A honeypot network lets you evaluate the likelihood of attacks on your network and the types of attack being made. More advanced honeypot servers can gather information about attackers. If you are interested in retaliating against a serious attacker through law enforcement, you need to gather proof of the attacks and of the identity of the attacker. Some honeypot programs are not servers at all but instead smart software that emulates the behavior of a server to keep the attack going while information is gathered. 00[Sub]7, the Ultimate SubSeven Logging tool by Jeff Capes, for example, is a program that can be run on a home computer and sits on one of the ports most commonly attacked. It logs information when an attack occurs and can notify attackers of the monitoring which usually scares them away.
At the top of the threat pyramid is the ego hacker. Ego hackers come closest to matching the image of hackers in popular culture. They are motivated by the difficulty of the task and by the feeling that they are members of an elite group. They seek contact with other ego hackers and status within that group. Promotion in the group comes from demonstrating successful attacks and distributing inventive new methods. To be successful, a person would need to climb a long learning curve, understanding all the methods of attack and assimilating the weaknesses of existing systems. They would need to understand at a detailed level how the security protocols work on each system they wish to attack. Ultimately their knowledge and capability may put them on a par with legitimate security researchers. A few ego hackers have crossed the border and established legitimate security businesses.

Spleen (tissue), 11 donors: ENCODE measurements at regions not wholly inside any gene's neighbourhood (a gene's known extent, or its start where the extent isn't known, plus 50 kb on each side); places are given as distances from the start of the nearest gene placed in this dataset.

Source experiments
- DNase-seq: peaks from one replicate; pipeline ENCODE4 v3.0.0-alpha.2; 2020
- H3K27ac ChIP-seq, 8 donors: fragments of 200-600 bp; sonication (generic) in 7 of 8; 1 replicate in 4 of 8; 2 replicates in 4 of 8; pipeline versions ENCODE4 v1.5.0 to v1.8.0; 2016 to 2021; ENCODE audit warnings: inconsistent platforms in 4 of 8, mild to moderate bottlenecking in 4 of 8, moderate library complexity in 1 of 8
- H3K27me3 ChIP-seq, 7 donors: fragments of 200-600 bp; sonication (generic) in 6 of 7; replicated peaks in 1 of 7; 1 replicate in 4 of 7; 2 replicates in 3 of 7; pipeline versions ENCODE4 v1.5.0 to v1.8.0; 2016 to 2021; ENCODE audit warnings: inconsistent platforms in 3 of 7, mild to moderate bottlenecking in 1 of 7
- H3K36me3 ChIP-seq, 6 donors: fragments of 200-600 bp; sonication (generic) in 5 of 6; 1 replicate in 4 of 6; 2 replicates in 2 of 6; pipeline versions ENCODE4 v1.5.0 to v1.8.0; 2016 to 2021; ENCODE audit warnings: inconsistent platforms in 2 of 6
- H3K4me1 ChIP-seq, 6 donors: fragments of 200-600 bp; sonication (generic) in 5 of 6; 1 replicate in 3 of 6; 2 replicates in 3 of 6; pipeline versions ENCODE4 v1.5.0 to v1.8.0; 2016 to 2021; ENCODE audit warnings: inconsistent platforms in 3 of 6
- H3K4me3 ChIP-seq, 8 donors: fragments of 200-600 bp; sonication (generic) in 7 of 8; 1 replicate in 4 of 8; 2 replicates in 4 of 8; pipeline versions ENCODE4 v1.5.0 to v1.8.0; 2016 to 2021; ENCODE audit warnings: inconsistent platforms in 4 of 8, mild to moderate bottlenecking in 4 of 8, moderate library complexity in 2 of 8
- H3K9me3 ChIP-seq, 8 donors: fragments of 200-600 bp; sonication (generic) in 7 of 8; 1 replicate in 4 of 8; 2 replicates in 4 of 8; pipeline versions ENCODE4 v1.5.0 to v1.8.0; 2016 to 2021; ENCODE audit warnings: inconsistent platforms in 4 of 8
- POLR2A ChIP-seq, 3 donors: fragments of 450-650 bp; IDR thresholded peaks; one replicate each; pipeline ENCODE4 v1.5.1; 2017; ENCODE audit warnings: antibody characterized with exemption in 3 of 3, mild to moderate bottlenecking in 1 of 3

Rather than wait for ego hackers to break into security systems, crypto professionals look for flaws in cryptographic systems and publish them. This is not popular with the companies that sell the equipment. For example, when the attacks on WEP were discovered, many in the industry wanted to avoid the information becoming widely known. However, legitimate security researchers know that they are in a race against the top-level ego hackers. These hackers will uncover any weaknesses that the researchers don't find first.
A more contentious issue is the publishing of hacking tools. For example, the weaknesses of WEP were published and vendors started to react. Then a software tool called AirSnort was made available on the Web (http://airsnort.shmoo.com/), rending WEP security instantly useless. What was the value in releasing such a tool? Supporters argued that ego hackers would have developed such a tool in secret and it was better to develop it in public. Whatever your stance in this debate, AirSnort certainly got everyone's attention. The much-improved Wi-Fi Protected Access (WPA) is the result.
Now we are ready to look at how Wi-Fi security can be incorporated into existing networks. Trying to attach Wi-Fi systems to a network with a conventional security architecture can cause real problems. These systems have very different characteristics from conventional wired hardware.